The Irish boys of Central Saint Martins
There’s a pureness about how Irish women dress, says up and coming designer
Three's company: (left to right)Sean McGirr, Michael Power and Rory Parnell-Mooney
Michael Power at the Central St Martins show at London fashion week
Meet Rory Parnell-Mooney, Sean McGirr and Michael Power. To employ an overstuffed pun, they’re in a class of their own – that class being the notoriously tough MA in Fashion at London’s Central Saint Martins. The three represent the largest nationality pie-slice of this year’s graduates, a small class of 21. “I don’t think there are even three English people in the year,” says Parnell-Mooney.
It is the most respected course of its kind in the world, with an astonishing number of graduates at the helm of their own label (think Alexander McQueen, Christopher Kane, or Ireland’s own Simone Rocha) or in covetable positions at other companies. Michael Power, one of the course’s stars and a winner of the L’Oreal bursary, which is awarded to students for an outstanding graduate collection, applied to Central Saint Martins “just because of the alumni, really. You know, it has such a reputation. There’s so much mystery around it – from the outside you’re not too sure what to expect. I used to look at the show every year and just be amazed at what was being created.”
Under the supervision of the singular Prof Louise Wilson, the three have undergone a fairly gruelling two-year personal and creative process to finish their graduate collections.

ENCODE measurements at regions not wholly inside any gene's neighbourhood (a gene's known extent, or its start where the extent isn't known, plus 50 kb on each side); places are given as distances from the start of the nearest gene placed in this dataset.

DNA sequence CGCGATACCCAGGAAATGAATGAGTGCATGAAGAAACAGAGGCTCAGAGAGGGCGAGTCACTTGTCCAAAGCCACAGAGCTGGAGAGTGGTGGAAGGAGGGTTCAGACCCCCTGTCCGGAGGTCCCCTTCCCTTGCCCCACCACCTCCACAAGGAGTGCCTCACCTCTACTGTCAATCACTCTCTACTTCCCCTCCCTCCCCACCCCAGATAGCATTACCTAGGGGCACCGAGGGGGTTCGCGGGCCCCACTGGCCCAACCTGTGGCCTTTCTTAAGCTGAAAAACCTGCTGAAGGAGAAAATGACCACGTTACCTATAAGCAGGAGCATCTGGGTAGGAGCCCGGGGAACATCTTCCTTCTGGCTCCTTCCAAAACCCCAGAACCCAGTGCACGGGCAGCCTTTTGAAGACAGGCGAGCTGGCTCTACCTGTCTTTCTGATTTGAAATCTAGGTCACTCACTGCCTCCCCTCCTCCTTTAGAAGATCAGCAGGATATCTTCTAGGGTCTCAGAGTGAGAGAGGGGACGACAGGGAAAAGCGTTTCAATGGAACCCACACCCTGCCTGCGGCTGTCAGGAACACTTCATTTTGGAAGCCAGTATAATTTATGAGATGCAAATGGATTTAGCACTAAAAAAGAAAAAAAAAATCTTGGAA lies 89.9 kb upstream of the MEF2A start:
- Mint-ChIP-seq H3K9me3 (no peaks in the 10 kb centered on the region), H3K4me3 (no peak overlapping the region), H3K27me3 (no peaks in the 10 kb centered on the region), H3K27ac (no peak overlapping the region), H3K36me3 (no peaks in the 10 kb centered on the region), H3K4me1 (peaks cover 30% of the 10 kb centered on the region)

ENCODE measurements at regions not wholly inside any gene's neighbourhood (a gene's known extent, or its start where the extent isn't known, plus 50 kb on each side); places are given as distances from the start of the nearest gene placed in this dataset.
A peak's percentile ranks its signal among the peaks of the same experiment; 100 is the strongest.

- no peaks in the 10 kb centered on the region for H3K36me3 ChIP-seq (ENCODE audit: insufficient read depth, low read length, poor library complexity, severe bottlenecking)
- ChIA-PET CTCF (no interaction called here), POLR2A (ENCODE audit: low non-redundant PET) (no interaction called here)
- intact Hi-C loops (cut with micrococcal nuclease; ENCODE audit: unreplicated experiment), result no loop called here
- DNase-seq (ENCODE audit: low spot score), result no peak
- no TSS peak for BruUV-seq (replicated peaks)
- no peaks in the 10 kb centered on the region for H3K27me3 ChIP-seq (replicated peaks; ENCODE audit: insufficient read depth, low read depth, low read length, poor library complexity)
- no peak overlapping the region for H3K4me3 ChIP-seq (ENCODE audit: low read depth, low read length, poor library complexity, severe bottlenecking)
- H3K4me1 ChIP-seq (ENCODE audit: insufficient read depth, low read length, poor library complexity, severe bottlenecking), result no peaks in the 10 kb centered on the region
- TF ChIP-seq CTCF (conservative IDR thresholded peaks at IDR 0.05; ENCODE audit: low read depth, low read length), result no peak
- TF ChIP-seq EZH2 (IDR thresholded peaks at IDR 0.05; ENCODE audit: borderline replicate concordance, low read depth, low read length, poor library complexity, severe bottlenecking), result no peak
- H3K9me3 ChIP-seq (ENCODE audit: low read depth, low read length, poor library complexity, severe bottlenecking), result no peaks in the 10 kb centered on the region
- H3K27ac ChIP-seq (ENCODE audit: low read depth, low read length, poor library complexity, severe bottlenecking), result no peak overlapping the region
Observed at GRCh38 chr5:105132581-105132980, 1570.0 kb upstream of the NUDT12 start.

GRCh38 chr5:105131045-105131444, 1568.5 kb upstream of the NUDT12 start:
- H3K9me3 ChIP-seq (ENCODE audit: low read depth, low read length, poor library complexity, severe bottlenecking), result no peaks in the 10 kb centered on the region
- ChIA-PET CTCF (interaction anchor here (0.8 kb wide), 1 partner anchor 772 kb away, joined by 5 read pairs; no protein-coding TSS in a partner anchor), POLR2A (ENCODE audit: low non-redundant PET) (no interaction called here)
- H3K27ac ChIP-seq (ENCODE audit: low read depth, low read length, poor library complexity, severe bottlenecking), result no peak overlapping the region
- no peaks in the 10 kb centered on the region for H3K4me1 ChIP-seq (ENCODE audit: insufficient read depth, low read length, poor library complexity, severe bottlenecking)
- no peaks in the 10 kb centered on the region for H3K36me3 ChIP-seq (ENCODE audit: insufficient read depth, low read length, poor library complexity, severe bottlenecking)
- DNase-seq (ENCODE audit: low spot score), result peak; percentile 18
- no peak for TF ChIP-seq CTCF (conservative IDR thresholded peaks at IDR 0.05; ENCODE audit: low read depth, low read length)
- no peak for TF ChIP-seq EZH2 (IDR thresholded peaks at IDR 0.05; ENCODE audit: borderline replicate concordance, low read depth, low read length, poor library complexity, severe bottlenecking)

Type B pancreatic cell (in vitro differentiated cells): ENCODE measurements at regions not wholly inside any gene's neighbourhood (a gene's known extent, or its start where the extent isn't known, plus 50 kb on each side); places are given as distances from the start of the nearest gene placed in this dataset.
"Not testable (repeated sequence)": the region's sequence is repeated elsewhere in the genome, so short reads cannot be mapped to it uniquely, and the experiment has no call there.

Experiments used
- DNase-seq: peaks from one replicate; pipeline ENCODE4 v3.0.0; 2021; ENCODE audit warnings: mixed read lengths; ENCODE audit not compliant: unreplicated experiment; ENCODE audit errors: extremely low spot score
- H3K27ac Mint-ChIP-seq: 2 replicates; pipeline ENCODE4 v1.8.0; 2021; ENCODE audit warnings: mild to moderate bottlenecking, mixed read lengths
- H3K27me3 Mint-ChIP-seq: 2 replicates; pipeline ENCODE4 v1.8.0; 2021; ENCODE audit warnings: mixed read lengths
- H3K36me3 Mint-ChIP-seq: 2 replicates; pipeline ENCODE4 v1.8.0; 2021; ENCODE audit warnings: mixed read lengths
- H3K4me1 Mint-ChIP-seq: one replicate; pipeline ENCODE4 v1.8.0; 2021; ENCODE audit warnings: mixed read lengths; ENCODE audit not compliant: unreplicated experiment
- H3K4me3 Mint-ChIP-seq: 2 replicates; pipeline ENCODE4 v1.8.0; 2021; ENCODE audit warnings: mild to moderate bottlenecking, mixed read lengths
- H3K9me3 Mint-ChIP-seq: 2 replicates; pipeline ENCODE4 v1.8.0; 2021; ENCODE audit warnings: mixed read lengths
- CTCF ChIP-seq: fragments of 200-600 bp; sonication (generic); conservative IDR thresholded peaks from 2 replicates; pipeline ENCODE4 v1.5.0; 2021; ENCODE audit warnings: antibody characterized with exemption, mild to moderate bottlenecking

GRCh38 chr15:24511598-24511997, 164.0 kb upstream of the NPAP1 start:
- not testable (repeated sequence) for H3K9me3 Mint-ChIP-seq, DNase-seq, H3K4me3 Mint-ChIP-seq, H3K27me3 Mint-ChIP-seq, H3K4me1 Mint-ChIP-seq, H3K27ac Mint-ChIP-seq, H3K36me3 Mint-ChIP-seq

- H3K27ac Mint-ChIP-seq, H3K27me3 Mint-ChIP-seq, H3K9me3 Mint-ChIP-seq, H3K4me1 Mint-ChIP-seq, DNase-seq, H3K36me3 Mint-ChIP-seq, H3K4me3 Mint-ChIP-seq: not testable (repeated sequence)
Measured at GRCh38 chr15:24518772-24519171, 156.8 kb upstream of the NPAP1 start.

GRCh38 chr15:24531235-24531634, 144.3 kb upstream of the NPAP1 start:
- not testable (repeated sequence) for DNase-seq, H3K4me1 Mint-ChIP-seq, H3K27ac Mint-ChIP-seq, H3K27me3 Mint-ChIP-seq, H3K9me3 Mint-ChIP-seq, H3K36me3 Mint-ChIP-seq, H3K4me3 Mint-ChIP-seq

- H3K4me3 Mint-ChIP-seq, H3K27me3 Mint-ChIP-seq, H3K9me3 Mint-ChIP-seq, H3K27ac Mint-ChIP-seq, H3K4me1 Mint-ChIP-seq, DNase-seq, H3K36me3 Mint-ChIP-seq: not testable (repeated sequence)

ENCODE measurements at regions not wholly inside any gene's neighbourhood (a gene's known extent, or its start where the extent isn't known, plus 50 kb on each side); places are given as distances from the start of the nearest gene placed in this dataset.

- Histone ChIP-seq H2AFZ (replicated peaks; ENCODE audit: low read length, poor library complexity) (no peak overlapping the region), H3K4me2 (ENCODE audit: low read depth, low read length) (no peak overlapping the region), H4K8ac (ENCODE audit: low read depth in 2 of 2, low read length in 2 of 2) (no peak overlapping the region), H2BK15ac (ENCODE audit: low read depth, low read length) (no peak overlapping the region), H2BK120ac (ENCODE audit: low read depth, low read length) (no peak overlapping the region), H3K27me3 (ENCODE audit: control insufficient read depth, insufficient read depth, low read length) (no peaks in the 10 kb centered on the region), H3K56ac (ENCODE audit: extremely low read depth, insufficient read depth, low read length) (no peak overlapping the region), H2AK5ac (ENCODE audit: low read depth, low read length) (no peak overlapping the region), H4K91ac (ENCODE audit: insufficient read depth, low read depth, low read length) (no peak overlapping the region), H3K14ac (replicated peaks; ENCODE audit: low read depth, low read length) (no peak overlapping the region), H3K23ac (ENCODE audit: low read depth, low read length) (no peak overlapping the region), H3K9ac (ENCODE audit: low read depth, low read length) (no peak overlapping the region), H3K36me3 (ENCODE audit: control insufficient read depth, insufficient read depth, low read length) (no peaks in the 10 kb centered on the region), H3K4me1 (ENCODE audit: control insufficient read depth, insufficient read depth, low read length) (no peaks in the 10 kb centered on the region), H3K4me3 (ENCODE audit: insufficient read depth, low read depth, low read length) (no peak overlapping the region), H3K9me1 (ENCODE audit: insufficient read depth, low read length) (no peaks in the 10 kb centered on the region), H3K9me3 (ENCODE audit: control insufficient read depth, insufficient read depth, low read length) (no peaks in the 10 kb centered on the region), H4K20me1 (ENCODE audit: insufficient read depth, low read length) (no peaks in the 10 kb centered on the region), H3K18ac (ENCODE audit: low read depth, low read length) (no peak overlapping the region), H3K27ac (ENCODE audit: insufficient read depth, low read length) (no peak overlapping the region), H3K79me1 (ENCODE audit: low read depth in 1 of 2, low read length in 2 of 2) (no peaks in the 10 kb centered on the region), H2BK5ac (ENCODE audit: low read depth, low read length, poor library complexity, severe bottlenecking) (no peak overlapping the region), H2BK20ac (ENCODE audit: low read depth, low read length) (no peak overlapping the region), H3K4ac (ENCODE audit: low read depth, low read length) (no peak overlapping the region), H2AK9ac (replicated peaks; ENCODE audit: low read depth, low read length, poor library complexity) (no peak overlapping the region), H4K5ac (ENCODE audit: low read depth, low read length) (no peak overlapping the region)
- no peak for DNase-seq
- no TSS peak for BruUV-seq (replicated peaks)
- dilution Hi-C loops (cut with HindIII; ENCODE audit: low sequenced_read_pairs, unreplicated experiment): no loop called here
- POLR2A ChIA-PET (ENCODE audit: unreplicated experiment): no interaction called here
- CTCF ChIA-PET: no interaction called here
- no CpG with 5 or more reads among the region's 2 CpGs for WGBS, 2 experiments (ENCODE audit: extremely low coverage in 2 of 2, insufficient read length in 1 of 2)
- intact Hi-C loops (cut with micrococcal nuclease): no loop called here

“You’re always a piece of shit,” says the admirably blunt Galwegian Parnell-Mooney. “Then [Wilson] says that something’s OK, and you hold on to that little glimmer of ‘OK’ for the rest of the year and then eventually she says the word ‘fab’ and you go outside of the room and you start crying. I haven’t done that, though. I haven’t cried once on this course. Not once.”
It’s difficult to draw a connecting line between the three designers’ graduate work, so diverse are their influences and outcomes. Sean McGirr’s menswear collection, in white denim with powerful graphic blue biro scribbles, is about “rent boys. Of course you can’t print that,” he says, laughing.
He has a true and lasting love for denim. “Denim is quite an easy fabric to work with, but then you finish it like you would a tailored jacket or you do a huge amount of hand-stitching and make it really beautiful, so yeah. I always think that denim is quite important. It can be reworked and reworked and reworked.”
His fashion education has been unusually diverse, with interning stints at Burberry, Vogue Hommes International Japan and Taiwanese fabric producer Singtex. He has also worked as a writer for trend-forecasting company Stylus. “Huge amount of research. Massive,” say McGirr.
He’s close to his grandmother, who fed his love for fashion. “I was talking to her about my graduate collection last Sunday and she was like, ‘Are you not doing any hats? You should really do a hat like that one you did before.’ She’s always giving me ideas, and sometimes she’s really on the money.”